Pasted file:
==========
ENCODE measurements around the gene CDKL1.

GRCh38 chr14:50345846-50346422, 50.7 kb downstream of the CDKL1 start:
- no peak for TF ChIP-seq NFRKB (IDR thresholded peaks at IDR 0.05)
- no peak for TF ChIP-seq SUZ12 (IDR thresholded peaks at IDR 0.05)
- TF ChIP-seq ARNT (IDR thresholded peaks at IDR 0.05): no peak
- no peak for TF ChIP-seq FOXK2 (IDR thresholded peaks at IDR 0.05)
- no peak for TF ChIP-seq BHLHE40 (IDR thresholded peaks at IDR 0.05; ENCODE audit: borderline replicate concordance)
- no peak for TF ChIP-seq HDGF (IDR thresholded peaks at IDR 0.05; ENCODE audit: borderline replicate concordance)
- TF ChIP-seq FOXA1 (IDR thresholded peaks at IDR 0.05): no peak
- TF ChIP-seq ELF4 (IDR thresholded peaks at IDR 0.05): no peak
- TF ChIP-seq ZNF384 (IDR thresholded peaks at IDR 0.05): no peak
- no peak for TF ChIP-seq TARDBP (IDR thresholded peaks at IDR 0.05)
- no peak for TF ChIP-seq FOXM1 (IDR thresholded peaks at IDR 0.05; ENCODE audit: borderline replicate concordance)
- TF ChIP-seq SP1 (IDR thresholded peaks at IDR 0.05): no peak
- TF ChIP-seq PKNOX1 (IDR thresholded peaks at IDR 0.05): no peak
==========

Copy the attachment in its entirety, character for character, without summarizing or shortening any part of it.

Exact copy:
ENCODE measurements around the gene CDKL1.

GRCh38 chr14:50345846-50346422, 50.7 kb downstream of the CDKL1 start:
- no peak for TF ChIP-seq NFRKB (IDR thresholded peaks at IDR 0.05)
- no peak for TF ChIP-seq SUZ12 (IDR thresholded peaks at IDR 0.05)
- TF ChIP-seq ARNT (IDR thresholded peaks at IDR 0.05): no peak
- no peak for TF ChIP-seq FOXK2 (IDR thresholded peaks at IDR 0.05)
- no peak for TF ChIP-seq BHLHE40 (IDR thresholded peaks at IDR 0.05; ENCODE audit: borderline replicate concordance)
- no peak for TF ChIP-seq HDGF (IDR thresholded peaks at IDR 0.05; ENCODE audit: borderline replicate concordance)
- TF ChIP-seq FOXA1 (IDR thresholded peaks at IDR 0.05): no peak
- TF ChIP-seq ELF4 (IDR thresholded peaks at IDR 0.05): no peak
- TF ChIP-seq ZNF384 (IDR thresholded peaks at IDR 0.05): no peak
- no peak for TF ChIP-seq TARDBP (IDR thresholded peaks at IDR 0.05)
- no peak for TF ChIP-seq FOXM1 (IDR thresholded peaks at IDR 0.05; ENCODE audit: borderline replicate concordance)
- TF ChIP-seq SP1 (IDR thresholded peaks at IDR 0.05): no peak
- TF ChIP-seq PKNOX1 (IDR thresholded peaks at IDR 0.05): no peak